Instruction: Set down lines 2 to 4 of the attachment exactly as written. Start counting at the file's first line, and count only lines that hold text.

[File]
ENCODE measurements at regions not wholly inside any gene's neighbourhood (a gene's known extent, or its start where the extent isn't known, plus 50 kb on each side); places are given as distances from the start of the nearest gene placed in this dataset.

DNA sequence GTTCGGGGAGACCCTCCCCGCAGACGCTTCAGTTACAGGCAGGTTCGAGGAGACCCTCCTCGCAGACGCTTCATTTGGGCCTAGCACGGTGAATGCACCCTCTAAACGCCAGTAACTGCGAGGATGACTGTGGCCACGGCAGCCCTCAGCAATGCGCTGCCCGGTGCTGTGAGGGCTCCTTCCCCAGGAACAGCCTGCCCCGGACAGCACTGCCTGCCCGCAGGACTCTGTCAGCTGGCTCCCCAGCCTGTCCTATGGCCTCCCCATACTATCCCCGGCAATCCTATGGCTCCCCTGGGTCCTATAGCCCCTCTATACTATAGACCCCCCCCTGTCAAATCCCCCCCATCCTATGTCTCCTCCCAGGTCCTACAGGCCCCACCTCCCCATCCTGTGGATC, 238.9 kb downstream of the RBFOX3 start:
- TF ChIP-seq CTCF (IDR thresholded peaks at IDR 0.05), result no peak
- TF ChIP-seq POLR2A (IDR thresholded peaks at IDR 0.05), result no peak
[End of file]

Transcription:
DNA sequence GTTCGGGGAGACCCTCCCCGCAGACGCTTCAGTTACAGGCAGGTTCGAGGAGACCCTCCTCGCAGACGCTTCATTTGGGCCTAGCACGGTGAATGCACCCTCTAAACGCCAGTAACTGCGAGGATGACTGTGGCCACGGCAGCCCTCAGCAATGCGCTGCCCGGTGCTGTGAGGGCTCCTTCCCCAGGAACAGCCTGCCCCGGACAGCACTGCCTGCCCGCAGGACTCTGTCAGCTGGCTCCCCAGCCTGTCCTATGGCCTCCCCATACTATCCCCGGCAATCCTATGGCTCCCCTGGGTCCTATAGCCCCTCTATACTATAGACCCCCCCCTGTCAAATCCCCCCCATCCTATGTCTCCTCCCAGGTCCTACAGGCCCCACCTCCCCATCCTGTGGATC, 238.9 kb downstream of the RBFOX3 start:
- TF ChIP-seq CTCF (IDR thresholded peaks at IDR 0.05), result no peak
- TF ChIP-seq POLR2A (IDR thresholded peaks at IDR 0.05), result no peak